Sensing spiritual void, growing numbers turn to Catholicism
Unresolved rifts don't deter convertsFebruary 16, 1997
Web posted at: 8:00 p.m. EST
From Correspondent Cynthia Tornquist
NEW YORK (CNN) -- Stephanie Vincenty and her sister, Esther, had no religious upbringing as children.
"Sometimes, when I sat in a church, I used to feel so left-out when others got the bread and the wine," says Esther Vincenty.
The two women say they were looking for a spiritual anchor -- and have found it by converting to Catholicism.
"From the first day, the first meeting we had, I knew this was for me," said Stephanie Vincenty.
For the past year the sisters have participated in classes that include the study of the Bible and the catechism. As non-Catholics, both had to accept the authority of the Pope, the doctrine of a celibate priesthood and the requirement of confession, along with Catholic liturgy.
Then, according to Catholic tradition, on the first Sunday of Lent, the bishop called them to the sacrament of initiation.
They and the other new converts will be baptized at the Easter vigil and on Easter Sunday will receive their first Communion.
The number of adult converts to Roman Catholicism has reached its highest level in more than 20 years. Nationally, more than 160,000 converts will be admitted to the Church this year.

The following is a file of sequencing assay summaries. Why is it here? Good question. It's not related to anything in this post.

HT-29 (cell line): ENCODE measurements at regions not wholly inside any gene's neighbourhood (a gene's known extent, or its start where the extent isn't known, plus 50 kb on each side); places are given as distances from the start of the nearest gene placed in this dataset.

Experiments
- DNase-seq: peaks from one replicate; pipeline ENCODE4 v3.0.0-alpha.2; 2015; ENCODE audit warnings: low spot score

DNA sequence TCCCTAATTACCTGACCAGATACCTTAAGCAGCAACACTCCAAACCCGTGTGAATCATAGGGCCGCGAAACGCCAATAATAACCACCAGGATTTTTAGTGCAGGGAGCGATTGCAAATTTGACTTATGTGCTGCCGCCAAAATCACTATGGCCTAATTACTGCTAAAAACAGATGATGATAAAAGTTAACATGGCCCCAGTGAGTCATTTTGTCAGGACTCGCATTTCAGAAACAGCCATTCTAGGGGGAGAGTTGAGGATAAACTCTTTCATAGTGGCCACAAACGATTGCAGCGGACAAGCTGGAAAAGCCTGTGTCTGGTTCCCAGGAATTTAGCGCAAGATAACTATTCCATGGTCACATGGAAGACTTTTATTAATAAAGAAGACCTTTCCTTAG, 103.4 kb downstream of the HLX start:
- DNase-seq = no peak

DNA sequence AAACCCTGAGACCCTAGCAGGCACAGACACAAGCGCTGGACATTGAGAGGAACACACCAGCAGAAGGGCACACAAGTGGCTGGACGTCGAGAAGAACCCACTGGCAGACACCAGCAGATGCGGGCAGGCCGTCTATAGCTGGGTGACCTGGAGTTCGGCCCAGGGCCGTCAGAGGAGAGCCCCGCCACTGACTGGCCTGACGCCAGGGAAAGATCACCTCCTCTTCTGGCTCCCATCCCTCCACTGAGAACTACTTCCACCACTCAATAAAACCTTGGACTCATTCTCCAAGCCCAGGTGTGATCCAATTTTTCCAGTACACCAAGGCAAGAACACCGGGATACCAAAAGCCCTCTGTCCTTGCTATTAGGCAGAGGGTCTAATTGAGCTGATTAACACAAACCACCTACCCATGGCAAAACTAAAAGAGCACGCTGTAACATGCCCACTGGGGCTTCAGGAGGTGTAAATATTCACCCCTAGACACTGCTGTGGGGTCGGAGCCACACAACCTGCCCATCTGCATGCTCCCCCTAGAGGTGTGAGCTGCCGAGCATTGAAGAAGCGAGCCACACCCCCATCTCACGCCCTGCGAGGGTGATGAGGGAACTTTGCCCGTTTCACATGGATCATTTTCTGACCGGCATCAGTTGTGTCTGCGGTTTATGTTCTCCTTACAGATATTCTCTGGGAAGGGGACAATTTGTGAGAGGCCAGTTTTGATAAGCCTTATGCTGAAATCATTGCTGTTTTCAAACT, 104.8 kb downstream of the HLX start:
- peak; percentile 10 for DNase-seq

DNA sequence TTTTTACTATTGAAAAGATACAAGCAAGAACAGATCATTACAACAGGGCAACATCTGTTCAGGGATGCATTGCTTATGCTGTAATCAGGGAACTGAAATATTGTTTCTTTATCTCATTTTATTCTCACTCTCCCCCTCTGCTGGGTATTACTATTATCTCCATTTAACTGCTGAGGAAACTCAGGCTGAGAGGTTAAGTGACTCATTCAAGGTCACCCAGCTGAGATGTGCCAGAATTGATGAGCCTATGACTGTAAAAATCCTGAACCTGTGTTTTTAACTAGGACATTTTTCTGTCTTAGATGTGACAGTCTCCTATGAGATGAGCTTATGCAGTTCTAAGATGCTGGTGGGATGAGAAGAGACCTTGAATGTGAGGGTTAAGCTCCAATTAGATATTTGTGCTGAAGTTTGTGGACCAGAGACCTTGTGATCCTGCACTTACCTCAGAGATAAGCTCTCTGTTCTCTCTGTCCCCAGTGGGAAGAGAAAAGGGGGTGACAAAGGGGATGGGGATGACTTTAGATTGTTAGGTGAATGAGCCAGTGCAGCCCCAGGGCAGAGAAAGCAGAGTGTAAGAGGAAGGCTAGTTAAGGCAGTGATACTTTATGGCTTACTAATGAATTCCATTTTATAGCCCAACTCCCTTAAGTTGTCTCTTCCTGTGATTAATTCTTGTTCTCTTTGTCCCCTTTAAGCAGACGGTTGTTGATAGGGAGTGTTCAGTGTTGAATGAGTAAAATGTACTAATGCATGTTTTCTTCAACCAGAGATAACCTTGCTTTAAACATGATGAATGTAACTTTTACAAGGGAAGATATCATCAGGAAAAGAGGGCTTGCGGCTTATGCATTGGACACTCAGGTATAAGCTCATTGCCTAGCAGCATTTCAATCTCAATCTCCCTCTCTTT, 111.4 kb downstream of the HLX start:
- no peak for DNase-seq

Despite its growth, difficult issues continue to divide Catholics, as illustrated by a demonstration Sunday outside St. Patrick's Cathedral in Manhattan.
As Cardinal John O'Connor addressed the congregation during the annual Pontifical Mass celebrating the first Sunday of Lent, activists from a Fairfax, Virginia-based group known as "We Are Church" circulated petitions outside.
The group calls for a variety of changes in Catholic policies. It advocates women's ordination, optional celibacy for clergy, respect for rights of gay and lesbian Catholics and member participation in the selection of bishops and pastors.
"Jesus was open to dialogue with anyone, including people with whom he vehemently disagreed," said Sister Maureen Fiedler, national coordinator of We Are Church.
"If our faith community is going to be true to that kind of church that Jesus left us, we have to be open to dialogue as well," she said on the steps of the Fifth Avenue cathedral.
O'Connor told parishioners they must decide for themselves whether to sign. "You are grown Catholics in here, I trust your judgment," he said.
But these controversies don't deter many converts, particularly those who perceive Catholicism as a way to fill a spiritual void.
"There is a spirituality which is both traditional and alive, so they want that. That attracts them," says John Healey of Fordham University. For "some of them, I think it's the clarity on moral issues. And I know it sounds vague, but -- community. They want to be part of a religious community."
The fulfillment that the new converts gain seems to influence those around them.
"When I look at these people and see their enthusiasms and see what they are willing to overcome, I think that I had this all my life and it renews my own spirits," says Sister Rose Vermette.
Stephanie Vincenty says what began as a spiritual journey has become a personal one.
"My decision-making is changed," she says. "I'm more considerate of other people, not quick to think of something stupid, like 'why did that person say that to me?' I won't take it to heart, because maybe they're having a bad day."
That newfound faith gives her a feeling of peace she now shares with her sister.
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